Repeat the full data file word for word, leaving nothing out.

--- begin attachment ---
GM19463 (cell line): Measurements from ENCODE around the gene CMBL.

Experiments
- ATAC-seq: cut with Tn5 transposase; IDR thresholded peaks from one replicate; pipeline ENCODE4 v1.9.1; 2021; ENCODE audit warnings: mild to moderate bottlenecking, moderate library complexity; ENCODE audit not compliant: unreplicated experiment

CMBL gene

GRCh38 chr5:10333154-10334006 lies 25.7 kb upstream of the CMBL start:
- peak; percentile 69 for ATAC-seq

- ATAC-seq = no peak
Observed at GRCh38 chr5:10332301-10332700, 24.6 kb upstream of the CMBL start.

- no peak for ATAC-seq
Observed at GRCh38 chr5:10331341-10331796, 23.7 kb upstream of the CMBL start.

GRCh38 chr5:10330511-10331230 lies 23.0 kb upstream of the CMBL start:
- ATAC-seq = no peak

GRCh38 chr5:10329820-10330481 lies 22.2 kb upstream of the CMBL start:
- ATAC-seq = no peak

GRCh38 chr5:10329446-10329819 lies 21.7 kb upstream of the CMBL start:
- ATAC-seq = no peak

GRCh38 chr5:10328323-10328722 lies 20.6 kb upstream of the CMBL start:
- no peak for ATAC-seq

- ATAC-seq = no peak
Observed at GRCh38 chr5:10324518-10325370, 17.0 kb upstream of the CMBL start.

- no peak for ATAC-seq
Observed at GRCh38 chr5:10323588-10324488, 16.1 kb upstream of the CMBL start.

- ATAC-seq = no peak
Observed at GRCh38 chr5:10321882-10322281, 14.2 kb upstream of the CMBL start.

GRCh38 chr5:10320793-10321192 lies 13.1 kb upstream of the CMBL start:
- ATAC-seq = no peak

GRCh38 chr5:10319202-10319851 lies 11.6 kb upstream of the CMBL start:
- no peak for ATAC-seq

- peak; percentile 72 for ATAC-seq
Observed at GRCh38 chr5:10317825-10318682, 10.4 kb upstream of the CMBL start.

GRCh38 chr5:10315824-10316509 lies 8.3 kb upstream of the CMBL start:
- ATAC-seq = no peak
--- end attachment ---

GM19463 (cell line): Measurements from ENCODE around the gene CMBL.

Experiments
- ATAC-seq: cut with Tn5 transposase; IDR thresholded peaks from one replicate; pipeline ENCODE4 v1.9.1; 2021; ENCODE audit warnings: mild to moderate bottlenecking, moderate library complexity; ENCODE audit not compliant: unreplicated experiment

CMBL gene

GRCh38 chr5:10333154-10334006 lies 25.7 kb upstream of the CMBL start:
- peak; percentile 69 for ATAC-seq

- ATAC-seq = no peak
Observed at GRCh38 chr5:10332301-10332700, 24.6 kb upstream of the CMBL start.

- no peak for ATAC-seq
Observed at GRCh38 chr5:10331341-10331796, 23.7 kb upstream of the CMBL start.

GRCh38 chr5:10330511-10331230 lies 23.0 kb upstream of the CMBL start:
- ATAC-seq = no peak

GRCh38 chr5:10329820-10330481 lies 22.2 kb upstream of the CMBL start:
- ATAC-seq = no peak

GRCh38 chr5:10329446-10329819 lies 21.7 kb upstream of the CMBL start:
- ATAC-seq = no peak

GRCh38 chr5:10328323-10328722 lies 20.6 kb upstream of the CMBL start:
- no peak for ATAC-seq

- ATAC-seq = no peak
Observed at GRCh38 chr5:10324518-10325370, 17.0 kb upstream of the CMBL start.

- no peak for ATAC-seq
Observed at GRCh38 chr5:10323588-10324488, 16.1 kb upstream of the CMBL start.

- ATAC-seq = no peak
Observed at GRCh38 chr5:10321882-10322281, 14.2 kb upstream of the CMBL start.

GRCh38 chr5:10320793-10321192 lies 13.1 kb upstream of the CMBL start:
- ATAC-seq = no peak

GRCh38 chr5:10319202-10319851 lies 11.6 kb upstream of the CMBL start:
- no peak for ATAC-seq

- peak; percentile 72 for ATAC-seq
Observed at GRCh38 chr5:10317825-10318682, 10.4 kb upstream of the CMBL start.

GRCh38 chr5:10315824-10316509 lies 8.3 kb upstream of the CMBL start:
- ATAC-seq = no peak